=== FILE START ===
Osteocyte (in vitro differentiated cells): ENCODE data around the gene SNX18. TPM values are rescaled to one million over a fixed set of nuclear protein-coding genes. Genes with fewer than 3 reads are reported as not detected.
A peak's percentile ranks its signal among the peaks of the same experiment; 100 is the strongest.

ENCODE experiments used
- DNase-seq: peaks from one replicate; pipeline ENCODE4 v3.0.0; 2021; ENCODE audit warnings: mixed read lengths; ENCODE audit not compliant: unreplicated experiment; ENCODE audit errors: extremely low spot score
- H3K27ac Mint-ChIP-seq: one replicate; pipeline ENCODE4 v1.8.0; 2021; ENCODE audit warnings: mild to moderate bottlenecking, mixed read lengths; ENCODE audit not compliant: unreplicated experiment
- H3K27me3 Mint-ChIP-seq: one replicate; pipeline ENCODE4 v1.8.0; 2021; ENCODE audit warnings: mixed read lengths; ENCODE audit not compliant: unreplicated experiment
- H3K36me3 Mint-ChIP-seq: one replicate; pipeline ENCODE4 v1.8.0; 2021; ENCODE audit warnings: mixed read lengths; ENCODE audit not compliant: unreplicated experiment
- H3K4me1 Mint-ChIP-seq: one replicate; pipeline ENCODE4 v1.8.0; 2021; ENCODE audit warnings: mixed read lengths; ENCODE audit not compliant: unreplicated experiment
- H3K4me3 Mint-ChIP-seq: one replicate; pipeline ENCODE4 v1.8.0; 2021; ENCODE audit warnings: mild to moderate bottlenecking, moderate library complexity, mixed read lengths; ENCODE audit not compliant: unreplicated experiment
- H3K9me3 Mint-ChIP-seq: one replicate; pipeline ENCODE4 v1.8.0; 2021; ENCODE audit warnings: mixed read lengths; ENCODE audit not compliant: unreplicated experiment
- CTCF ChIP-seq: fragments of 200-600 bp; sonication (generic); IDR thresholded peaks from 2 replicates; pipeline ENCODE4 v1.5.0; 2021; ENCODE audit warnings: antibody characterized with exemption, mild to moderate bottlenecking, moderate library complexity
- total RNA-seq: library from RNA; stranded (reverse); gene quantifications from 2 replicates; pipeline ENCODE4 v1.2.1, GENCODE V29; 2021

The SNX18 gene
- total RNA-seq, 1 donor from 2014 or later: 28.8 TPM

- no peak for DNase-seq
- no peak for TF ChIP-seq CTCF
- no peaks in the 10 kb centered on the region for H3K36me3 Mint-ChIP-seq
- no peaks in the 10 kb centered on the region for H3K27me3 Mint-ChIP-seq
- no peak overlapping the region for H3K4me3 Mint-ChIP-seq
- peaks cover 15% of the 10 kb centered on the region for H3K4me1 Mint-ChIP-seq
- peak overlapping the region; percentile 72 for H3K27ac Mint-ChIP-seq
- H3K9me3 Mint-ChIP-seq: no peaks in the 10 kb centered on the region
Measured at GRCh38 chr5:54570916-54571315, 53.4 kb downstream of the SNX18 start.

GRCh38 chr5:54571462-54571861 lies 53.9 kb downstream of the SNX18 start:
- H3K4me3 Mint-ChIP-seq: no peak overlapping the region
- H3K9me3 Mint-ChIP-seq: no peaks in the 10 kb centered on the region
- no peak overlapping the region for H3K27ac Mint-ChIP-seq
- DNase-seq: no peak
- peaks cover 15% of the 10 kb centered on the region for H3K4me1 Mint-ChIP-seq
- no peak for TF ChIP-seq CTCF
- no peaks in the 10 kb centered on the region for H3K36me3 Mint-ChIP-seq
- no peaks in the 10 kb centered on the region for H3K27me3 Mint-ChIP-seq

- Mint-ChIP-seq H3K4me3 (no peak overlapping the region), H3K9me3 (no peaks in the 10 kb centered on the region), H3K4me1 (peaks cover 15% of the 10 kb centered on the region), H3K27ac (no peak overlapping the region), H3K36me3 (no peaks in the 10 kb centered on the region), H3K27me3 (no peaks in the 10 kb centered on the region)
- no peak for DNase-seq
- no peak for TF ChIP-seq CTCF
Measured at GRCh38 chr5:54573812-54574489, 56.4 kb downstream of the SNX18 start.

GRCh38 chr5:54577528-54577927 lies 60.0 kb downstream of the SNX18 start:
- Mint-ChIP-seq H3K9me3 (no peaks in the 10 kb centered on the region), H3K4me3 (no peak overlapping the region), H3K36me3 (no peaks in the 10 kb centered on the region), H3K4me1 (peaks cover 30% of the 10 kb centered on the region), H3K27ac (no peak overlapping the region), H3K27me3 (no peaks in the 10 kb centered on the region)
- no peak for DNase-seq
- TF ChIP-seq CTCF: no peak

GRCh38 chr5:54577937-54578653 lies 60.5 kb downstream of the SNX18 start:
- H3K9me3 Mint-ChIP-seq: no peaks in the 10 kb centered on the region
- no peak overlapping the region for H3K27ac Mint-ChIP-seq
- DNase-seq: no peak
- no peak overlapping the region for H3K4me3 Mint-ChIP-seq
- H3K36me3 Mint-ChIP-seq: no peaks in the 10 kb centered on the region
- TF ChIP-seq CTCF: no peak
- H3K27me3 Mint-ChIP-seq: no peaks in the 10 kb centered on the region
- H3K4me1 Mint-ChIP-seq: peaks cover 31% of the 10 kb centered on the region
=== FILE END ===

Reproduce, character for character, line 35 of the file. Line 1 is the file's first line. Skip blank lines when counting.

- no peak for TF ChIP-seq CTCF